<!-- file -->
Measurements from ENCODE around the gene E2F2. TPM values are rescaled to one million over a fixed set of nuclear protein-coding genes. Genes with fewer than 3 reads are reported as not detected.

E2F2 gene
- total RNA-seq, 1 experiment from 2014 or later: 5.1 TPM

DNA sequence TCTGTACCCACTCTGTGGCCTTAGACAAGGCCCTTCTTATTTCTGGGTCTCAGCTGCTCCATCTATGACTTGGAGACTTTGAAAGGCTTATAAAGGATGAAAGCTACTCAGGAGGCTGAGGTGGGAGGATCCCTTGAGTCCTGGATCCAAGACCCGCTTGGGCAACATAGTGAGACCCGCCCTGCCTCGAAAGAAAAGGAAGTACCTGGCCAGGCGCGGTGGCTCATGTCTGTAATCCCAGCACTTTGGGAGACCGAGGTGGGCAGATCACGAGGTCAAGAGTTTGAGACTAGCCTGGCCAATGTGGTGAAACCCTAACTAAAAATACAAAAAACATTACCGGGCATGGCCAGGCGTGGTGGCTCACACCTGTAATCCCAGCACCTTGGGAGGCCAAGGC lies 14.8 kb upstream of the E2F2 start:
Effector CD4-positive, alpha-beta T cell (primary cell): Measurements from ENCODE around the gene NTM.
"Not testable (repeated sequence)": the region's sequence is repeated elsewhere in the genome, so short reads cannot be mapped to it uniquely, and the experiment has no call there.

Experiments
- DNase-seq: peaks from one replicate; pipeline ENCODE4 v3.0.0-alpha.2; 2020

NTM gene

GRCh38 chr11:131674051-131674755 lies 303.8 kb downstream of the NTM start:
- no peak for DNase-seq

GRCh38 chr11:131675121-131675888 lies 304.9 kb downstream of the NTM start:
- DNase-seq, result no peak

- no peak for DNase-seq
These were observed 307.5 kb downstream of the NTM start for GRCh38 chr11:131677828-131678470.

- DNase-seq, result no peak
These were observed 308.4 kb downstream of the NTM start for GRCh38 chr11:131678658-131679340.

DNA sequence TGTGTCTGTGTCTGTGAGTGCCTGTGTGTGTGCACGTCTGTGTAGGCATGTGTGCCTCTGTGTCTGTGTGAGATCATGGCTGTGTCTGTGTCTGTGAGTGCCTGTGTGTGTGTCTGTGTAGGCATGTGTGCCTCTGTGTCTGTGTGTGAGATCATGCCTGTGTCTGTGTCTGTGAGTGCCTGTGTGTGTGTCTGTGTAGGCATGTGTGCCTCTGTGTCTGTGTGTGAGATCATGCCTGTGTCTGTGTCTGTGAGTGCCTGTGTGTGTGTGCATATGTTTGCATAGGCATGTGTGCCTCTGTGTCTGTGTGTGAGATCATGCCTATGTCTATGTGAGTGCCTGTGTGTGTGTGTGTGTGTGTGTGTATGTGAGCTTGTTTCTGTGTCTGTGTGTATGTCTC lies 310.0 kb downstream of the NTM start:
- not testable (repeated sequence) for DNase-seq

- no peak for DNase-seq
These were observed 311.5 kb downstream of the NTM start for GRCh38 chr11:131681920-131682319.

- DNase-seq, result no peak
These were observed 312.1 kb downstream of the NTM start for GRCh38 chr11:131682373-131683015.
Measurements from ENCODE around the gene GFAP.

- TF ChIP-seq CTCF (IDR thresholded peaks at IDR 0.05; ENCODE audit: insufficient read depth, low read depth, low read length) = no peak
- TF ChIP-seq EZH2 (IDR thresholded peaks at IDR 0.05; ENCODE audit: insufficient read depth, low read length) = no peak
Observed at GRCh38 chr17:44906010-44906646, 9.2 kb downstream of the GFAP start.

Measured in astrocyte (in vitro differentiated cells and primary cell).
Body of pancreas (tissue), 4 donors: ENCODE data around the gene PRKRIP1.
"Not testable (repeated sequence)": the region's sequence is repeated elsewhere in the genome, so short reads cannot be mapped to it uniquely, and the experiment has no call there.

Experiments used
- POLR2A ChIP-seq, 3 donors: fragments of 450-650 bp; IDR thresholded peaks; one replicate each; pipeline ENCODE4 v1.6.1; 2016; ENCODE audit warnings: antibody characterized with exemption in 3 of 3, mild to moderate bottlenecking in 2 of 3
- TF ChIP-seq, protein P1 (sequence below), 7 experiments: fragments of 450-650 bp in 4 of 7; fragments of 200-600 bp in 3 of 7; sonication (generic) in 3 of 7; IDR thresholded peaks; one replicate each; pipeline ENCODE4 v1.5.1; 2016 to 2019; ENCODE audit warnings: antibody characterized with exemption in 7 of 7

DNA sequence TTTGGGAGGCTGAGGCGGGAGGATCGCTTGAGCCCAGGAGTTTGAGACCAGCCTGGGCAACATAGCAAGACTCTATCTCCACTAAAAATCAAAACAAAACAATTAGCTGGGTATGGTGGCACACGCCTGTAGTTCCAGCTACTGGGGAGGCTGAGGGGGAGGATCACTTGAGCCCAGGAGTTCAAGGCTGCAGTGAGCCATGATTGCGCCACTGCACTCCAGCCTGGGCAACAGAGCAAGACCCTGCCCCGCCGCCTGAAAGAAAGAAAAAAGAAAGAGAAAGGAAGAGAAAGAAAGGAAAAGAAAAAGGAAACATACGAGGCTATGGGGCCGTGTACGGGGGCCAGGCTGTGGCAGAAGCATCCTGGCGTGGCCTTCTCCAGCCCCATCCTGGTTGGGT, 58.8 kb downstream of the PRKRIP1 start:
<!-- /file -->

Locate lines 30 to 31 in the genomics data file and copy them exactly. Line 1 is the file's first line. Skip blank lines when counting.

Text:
"Not testable (repeated sequence)": the region's sequence is repeated elsewhere in the genome, so short reads cannot be mapped to it uniquely, and the experiment has no call there.

Experiments used